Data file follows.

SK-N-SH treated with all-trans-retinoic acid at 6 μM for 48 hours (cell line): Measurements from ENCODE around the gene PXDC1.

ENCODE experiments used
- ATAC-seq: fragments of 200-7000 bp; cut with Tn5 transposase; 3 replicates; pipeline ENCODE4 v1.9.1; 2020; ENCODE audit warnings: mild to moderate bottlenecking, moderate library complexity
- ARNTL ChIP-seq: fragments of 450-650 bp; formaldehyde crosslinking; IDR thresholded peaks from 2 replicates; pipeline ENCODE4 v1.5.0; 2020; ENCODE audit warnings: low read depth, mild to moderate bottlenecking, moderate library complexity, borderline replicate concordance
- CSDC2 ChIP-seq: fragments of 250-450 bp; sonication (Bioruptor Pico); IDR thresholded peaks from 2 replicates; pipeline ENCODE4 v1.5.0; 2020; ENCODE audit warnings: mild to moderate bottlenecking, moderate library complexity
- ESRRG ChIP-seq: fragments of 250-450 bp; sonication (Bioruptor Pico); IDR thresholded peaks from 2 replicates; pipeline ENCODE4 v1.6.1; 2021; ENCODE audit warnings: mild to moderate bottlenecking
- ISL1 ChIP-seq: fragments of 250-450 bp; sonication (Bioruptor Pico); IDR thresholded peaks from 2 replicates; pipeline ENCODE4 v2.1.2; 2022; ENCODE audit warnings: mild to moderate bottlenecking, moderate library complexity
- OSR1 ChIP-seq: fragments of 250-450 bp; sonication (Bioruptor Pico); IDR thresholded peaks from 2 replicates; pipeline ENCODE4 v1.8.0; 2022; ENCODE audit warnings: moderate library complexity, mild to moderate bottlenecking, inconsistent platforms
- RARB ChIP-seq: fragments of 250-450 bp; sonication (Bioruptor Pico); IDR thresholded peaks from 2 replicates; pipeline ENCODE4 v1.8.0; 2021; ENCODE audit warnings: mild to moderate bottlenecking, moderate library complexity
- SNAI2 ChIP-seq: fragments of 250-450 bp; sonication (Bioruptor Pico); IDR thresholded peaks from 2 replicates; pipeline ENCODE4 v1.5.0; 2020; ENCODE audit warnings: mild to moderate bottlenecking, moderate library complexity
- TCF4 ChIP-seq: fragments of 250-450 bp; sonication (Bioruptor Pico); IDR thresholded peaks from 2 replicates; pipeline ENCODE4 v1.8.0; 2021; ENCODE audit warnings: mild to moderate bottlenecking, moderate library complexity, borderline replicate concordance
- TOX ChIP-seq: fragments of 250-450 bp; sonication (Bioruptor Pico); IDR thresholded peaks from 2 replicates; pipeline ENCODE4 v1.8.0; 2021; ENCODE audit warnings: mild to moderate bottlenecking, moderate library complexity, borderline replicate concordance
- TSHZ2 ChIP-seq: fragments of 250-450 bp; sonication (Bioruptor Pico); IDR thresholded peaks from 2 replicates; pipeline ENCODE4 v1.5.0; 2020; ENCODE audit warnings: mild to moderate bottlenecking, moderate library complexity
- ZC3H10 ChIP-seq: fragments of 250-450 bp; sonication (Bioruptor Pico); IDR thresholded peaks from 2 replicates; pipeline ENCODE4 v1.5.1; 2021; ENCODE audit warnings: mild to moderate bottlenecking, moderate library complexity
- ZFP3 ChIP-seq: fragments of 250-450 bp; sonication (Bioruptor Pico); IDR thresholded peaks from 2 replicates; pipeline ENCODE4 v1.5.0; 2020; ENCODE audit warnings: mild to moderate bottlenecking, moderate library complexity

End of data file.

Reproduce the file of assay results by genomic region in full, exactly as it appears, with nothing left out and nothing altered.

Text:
SK-N-SH treated with all-trans-retinoic acid at 6 μM for 48 hours (cell line): Measurements from ENCODE around the gene PXDC1.

ENCODE experiments used
- ATAC-seq: fragments of 200-7000 bp; cut with Tn5 transposase; 3 replicates; pipeline ENCODE4 v1.9.1; 2020; ENCODE audit warnings: mild to moderate bottlenecking, moderate library complexity
- ARNTL ChIP-seq: fragments of 450-650 bp; formaldehyde crosslinking; IDR thresholded peaks from 2 replicates; pipeline ENCODE4 v1.5.0; 2020; ENCODE audit warnings: low read depth, mild to moderate bottlenecking, moderate library complexity, borderline replicate concordance
- CSDC2 ChIP-seq: fragments of 250-450 bp; sonication (Bioruptor Pico); IDR thresholded peaks from 2 replicates; pipeline ENCODE4 v1.5.0; 2020; ENCODE audit warnings: mild to moderate bottlenecking, moderate library complexity
- ESRRG ChIP-seq: fragments of 250-450 bp; sonication (Bioruptor Pico); IDR thresholded peaks from 2 replicates; pipeline ENCODE4 v1.6.1; 2021; ENCODE audit warnings: mild to moderate bottlenecking
- ISL1 ChIP-seq: fragments of 250-450 bp; sonication (Bioruptor Pico); IDR thresholded peaks from 2 replicates; pipeline ENCODE4 v2.1.2; 2022; ENCODE audit warnings: mild to moderate bottlenecking, moderate library complexity
- OSR1 ChIP-seq: fragments of 250-450 bp; sonication (Bioruptor Pico); IDR thresholded peaks from 2 replicates; pipeline ENCODE4 v1.8.0; 2022; ENCODE audit warnings: moderate library complexity, mild to moderate bottlenecking, inconsistent platforms
- RARB ChIP-seq: fragments of 250-450 bp; sonication (Bioruptor Pico); IDR thresholded peaks from 2 replicates; pipeline ENCODE4 v1.8.0; 2021; ENCODE audit warnings: mild to moderate bottlenecking, moderate library complexity
- SNAI2 ChIP-seq: fragments of 250-450 bp; sonication (Bioruptor Pico); IDR thresholded peaks from 2 replicates; pipeline ENCODE4 v1.5.0; 2020; ENCODE audit warnings: mild to moderate bottlenecking, moderate library complexity
- TCF4 ChIP-seq: fragments of 250-450 bp; sonication (Bioruptor Pico); IDR thresholded peaks from 2 replicates; pipeline ENCODE4 v1.8.0; 2021; ENCODE audit warnings: mild to moderate bottlenecking, moderate library complexity, borderline replicate concordance
- TOX ChIP-seq: fragments of 250-450 bp; sonication (Bioruptor Pico); IDR thresholded peaks from 2 replicates; pipeline ENCODE4 v1.8.0; 2021; ENCODE audit warnings: mild to moderate bottlenecking, moderate library complexity, borderline replicate concordance
- TSHZ2 ChIP-seq: fragments of 250-450 bp; sonication (Bioruptor Pico); IDR thresholded peaks from 2 replicates; pipeline ENCODE4 v1.5.0; 2020; ENCODE audit warnings: mild to moderate bottlenecking, moderate library complexity
- ZC3H10 ChIP-seq: fragments of 250-450 bp; sonication (Bioruptor Pico); IDR thresholded peaks from 2 replicates; pipeline ENCODE4 v1.5.1; 2021; ENCODE audit warnings: mild to moderate bottlenecking, moderate library complexity
- ZFP3 ChIP-seq: fragments of 250-450 bp; sonication (Bioruptor Pico); IDR thresholded peaks from 2 replicates; pipeline ENCODE4 v1.5.0; 2020; ENCODE audit warnings: mild to moderate bottlenecking, moderate library complexity